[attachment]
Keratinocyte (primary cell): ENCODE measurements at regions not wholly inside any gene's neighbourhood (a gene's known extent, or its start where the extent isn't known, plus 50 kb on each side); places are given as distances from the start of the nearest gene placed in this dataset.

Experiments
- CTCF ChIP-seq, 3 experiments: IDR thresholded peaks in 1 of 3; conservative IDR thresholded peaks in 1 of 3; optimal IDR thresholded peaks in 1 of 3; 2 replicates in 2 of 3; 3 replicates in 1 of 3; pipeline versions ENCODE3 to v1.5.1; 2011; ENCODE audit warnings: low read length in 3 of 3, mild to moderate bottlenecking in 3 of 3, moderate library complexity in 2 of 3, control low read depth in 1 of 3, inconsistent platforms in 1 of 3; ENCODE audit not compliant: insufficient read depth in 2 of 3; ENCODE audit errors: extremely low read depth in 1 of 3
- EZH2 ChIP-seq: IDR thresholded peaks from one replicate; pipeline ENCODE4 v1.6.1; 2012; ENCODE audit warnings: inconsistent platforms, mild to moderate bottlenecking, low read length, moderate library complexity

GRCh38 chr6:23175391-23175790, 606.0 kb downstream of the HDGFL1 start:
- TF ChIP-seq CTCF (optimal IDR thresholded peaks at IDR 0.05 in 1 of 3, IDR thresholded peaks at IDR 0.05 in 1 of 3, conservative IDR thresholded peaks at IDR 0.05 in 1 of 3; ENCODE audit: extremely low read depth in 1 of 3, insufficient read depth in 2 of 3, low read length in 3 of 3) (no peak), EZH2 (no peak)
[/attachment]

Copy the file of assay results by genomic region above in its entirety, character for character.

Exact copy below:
Keratinocyte (primary cell): ENCODE measurements at regions not wholly inside any gene's neighbourhood (a gene's known extent, or its start where the extent isn't known, plus 50 kb on each side); places are given as distances from the start of the nearest gene placed in this dataset.

Experiments
- CTCF ChIP-seq, 3 experiments: IDR thresholded peaks in 1 of 3; conservative IDR thresholded peaks in 1 of 3; optimal IDR thresholded peaks in 1 of 3; 2 replicates in 2 of 3; 3 replicates in 1 of 3; pipeline versions ENCODE3 to v1.5.1; 2011; ENCODE audit warnings: low read length in 3 of 3, mild to moderate bottlenecking in 3 of 3, moderate library complexity in 2 of 3, control low read depth in 1 of 3, inconsistent platforms in 1 of 3; ENCODE audit not compliant: insufficient read depth in 2 of 3; ENCODE audit errors: extremely low read depth in 1 of 3
- EZH2 ChIP-seq: IDR thresholded peaks from one replicate; pipeline ENCODE4 v1.6.1; 2012; ENCODE audit warnings: inconsistent platforms, mild to moderate bottlenecking, low read length, moderate library complexity

GRCh38 chr6:23175391-23175790, 606.0 kb downstream of the HDGFL1 start:
- TF ChIP-seq CTCF (optimal IDR thresholded peaks at IDR 0.05 in 1 of 3, IDR thresholded peaks at IDR 0.05 in 1 of 3, conservative IDR thresholded peaks at IDR 0.05 in 1 of 3; ENCODE audit: extremely low read depth in 1 of 3, insufficient read depth in 2 of 3, low read length in 3 of 3) (no peak), EZH2 (no peak)